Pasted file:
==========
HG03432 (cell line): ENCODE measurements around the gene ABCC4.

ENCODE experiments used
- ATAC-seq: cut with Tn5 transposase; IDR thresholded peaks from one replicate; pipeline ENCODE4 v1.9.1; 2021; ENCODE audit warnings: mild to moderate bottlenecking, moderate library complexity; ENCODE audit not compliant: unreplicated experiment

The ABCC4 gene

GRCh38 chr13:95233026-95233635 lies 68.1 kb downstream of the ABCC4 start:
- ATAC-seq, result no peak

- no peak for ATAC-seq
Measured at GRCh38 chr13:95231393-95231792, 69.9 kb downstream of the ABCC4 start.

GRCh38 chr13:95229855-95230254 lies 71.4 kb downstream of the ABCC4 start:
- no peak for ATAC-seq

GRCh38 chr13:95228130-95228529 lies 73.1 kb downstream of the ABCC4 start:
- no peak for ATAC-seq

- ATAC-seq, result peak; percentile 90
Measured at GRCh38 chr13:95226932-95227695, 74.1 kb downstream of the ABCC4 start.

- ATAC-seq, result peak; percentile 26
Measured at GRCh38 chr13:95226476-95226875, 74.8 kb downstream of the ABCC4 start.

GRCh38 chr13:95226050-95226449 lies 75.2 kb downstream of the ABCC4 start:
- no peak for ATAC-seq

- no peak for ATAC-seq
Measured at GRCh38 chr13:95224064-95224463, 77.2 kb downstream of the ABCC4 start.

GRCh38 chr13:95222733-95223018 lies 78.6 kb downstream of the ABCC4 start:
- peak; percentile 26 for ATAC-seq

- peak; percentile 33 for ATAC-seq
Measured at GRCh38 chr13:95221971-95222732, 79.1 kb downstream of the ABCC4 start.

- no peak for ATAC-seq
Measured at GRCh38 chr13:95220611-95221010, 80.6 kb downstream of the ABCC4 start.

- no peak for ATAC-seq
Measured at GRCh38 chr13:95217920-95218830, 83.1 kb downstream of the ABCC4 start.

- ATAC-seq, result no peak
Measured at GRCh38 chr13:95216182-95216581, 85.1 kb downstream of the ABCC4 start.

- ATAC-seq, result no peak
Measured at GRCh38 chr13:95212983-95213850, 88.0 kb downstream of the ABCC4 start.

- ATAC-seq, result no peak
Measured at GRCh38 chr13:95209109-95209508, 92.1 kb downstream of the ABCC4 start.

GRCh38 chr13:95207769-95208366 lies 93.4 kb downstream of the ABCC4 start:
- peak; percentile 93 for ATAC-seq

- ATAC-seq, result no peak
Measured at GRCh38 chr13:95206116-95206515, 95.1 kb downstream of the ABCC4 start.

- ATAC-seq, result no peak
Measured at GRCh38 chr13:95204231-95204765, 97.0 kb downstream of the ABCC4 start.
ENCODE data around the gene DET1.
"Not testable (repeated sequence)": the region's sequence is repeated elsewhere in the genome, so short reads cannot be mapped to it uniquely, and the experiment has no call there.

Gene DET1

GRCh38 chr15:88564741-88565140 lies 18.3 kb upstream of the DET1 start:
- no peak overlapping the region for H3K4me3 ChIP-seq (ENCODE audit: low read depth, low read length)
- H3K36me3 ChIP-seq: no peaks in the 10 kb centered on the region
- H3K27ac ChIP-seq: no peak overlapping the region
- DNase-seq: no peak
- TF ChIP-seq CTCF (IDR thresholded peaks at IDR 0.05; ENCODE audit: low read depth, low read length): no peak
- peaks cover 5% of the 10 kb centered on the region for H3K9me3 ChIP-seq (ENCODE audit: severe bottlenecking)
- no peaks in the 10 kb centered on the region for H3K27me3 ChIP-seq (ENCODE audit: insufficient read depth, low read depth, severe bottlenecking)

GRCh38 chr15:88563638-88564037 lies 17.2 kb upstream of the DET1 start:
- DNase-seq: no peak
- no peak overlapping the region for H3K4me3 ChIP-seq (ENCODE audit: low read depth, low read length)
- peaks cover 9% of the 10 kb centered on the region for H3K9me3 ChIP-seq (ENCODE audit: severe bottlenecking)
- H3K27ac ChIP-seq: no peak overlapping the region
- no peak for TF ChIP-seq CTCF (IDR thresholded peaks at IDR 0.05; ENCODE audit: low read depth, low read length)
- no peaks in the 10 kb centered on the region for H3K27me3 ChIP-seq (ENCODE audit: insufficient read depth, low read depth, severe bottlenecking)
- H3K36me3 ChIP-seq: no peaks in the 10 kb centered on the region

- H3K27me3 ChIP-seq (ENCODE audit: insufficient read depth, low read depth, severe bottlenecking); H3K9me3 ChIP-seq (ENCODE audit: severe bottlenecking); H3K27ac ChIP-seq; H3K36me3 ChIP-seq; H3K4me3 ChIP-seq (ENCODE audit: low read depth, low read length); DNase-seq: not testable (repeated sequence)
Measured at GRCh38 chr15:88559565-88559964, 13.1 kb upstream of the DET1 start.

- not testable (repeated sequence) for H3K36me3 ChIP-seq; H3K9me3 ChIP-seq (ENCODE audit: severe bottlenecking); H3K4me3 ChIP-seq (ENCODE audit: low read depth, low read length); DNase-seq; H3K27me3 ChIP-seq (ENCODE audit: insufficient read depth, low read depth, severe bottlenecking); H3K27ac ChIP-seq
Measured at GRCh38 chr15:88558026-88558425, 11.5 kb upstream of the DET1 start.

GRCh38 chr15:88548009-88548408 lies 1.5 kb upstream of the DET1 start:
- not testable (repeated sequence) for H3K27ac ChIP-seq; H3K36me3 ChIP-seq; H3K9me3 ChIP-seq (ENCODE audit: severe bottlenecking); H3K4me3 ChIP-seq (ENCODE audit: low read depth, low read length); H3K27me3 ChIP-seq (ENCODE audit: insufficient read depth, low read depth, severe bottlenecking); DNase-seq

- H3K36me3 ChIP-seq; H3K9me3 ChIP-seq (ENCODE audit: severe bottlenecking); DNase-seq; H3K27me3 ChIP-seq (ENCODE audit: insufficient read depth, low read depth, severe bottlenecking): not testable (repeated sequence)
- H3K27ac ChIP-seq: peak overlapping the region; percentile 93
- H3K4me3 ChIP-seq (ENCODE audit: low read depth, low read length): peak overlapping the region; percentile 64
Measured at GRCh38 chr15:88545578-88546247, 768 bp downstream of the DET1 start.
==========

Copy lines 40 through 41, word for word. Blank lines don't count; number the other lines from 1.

Measured at GRCh38 chr13:95204231-95204765, 97.0 kb downstream of the ABCC4 start.
ENCODE data around the gene DET1.